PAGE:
Though it’s not spelled out in the text, we have to assume that at this point, Abraham had to begin to explain to Isaac what was getting ready to happen, and that Isaac had to accept his fate.  Otherwise, Isaac would have said “No Father – I’m out of here!”.  I believe that when Abraham told Isaac what was being asked of both of them, Isaac understood that he had become a player in the greatest prophecy of all time.4  Things were beginning to make sense. He knew that he was a miraculously born special child.  As a young man he realized that all his friends parents were in their thirty’s, but his parents were over 100 years old.  His father had obviously told him numerous times about how God had come helped him in the battle of the five kings, how he had been able to rescue his nephew Lot, and how God had answered their prayer for a son. He was also quite aware of the fact that there were enormous prophecies and promises made that were contingent on him getting married and having a male child.

As he and his father continued up the mountain, he probably came to see that if he willingly laid his body on the altar he himself was getting ready to build, his father would be glorified, and he, after a short sleep, would see him again.  So he agreed to go through with it, as a willing sacrifice, for the good of his father, and for the hope of future generations.  So as Abraham bound his son and prepared to mercifully slit his throat, YHVH sent an angel to stop him, and sent a ram instead to take Isaac’s place.

Let’s now look at the only other example of a willing sacrifice we find in scripture, that being the sacrifice of Messiah Yeshua.  Yeshua knew that that He was the focus of all the prophecies and all the promises made by His Father.  He also knew that His work on the earth was about to come to a close.  Thus the night that He was betrayed, He prayed –

ESV John 17:1 . . . "Father, the hour has come; glorify your Son that the Son may glorify you . . .”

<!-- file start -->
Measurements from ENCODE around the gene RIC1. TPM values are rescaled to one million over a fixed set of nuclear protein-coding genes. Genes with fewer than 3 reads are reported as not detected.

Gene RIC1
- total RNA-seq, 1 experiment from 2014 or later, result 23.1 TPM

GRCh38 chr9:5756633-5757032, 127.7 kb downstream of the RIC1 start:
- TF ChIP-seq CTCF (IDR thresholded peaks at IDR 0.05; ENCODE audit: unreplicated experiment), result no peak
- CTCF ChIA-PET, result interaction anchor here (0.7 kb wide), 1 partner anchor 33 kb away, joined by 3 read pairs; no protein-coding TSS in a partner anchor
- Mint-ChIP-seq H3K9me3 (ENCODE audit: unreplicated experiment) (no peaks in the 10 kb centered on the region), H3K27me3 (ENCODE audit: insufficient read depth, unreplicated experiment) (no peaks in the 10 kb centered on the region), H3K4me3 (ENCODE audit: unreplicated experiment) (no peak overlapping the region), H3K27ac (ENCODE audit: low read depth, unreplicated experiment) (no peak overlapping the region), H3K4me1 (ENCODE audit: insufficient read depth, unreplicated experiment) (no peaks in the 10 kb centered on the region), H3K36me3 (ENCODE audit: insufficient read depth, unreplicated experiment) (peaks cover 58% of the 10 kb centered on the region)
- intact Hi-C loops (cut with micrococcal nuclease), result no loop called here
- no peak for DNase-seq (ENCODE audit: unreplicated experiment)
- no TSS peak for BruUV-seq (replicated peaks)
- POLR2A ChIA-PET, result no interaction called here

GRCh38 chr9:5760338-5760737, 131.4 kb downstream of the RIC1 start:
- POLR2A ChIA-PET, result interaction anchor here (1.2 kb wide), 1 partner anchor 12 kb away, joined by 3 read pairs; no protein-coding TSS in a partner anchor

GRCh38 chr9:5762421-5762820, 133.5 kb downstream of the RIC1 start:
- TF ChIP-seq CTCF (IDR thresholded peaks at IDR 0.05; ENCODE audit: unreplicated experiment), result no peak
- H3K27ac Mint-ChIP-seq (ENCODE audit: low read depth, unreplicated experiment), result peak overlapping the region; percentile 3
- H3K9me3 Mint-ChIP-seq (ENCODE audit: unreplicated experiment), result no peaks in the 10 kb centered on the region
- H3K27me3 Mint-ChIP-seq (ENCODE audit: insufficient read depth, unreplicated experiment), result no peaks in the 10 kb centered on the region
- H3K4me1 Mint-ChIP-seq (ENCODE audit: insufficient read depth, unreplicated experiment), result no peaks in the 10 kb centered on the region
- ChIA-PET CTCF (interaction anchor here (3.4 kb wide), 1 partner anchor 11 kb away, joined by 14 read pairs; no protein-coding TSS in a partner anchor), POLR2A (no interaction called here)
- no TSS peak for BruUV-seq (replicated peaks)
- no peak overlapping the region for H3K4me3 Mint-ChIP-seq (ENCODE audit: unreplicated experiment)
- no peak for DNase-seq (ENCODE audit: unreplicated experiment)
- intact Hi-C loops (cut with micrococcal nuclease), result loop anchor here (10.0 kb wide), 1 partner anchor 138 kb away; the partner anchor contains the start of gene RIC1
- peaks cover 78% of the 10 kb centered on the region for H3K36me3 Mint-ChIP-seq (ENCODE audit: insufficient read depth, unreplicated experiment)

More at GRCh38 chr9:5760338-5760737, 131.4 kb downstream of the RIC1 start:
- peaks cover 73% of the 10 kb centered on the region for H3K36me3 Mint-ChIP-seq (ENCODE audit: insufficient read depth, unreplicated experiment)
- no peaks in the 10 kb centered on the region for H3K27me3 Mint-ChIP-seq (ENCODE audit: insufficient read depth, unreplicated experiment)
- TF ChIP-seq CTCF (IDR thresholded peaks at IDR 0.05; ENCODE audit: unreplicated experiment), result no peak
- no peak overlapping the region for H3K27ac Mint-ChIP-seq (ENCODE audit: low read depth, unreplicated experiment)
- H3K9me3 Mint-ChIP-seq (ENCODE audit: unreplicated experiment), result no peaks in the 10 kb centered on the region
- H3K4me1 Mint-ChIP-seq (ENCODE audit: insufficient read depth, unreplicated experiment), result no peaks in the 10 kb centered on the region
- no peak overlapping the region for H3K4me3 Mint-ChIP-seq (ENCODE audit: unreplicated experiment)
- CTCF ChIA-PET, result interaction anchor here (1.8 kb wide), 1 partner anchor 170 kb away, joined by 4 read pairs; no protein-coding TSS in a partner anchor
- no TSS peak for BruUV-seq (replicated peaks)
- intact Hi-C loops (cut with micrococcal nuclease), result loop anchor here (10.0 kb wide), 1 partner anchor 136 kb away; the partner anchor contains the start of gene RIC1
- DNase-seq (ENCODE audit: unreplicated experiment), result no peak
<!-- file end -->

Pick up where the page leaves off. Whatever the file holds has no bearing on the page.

This is an interesting statement.  Yeshua may have been making a play on words to link Himself back to the Akedah, the Binding of Isaac.  Though it’s not obvious in the Greek, if He had been praying in Hebrew, instead of saying “doxazo” ( the Greek word for “glorify”), He would have been saying “kavod” the Hebrew word for glorify, which comes from the Hebrew root word “kabad” ( כָּבַד  Strong’s 3513), a word that can mean “glory” or “weight”.  In other words, He more than likely was saying –

"Father, the hour has come; weigh down your Son that the Son may glorify you . . .”

And this is precisely what happened.  Yeshua was weighed down with His own cross, and then the weight of the sins of Israel was put on Him, all for the purpose of glorifying His Father.  He offered himself as a willing sacrifice – when they came to arrest Him, He didn’t resist, at His trial, He gave no defense.

So why did Yeshua become a willing sacrifice, and would the Jewish people in His day take offense to what He did?  Let’s look at some passages in scripture as well as in Jewish writings in order to discover an answer.

The most obvious statements are those found in the gospels themselves.  We know that the High Priest at the time of Yeshua’s trial believed that one person dying for the nation was acceptable.  John records this in regards to the High Priest -  

ESV John 11:49-50But one of them, Caiaphas, who was high priest that year, said to them, "You know nothing at all.  50 Nor do you understand that it is better for you that one man should die for the people, not that the whole nation should perish . . .

In this passage Caiaphas was expressing the thought that one person could die for the benefit of the people as a whole – a thought not uncommon in first century Judaism.  Where did they come up with that?   One very obvious way would be to think of our example of the soldier who fell on the grenade.  He gave his life, and in so doing saved the lives of four others.  If one person can offer his life to save the lives of countless others, is that not a noble thing?

Another source of Caiphas’ thought could have been the example of Moses who after the sin of the golden calf, offered his eternal life for Israel –

LXE Exodus 32:32 And now if thou wilt forgive their sin, forgive it; and if not, blot me out of thy book, which thou hast written.

By far, the most common source for a “willing sacrifice” understanding was Isaiah 53, a passage that – up until the third century CE-  the Jews attributed to a messiah figure -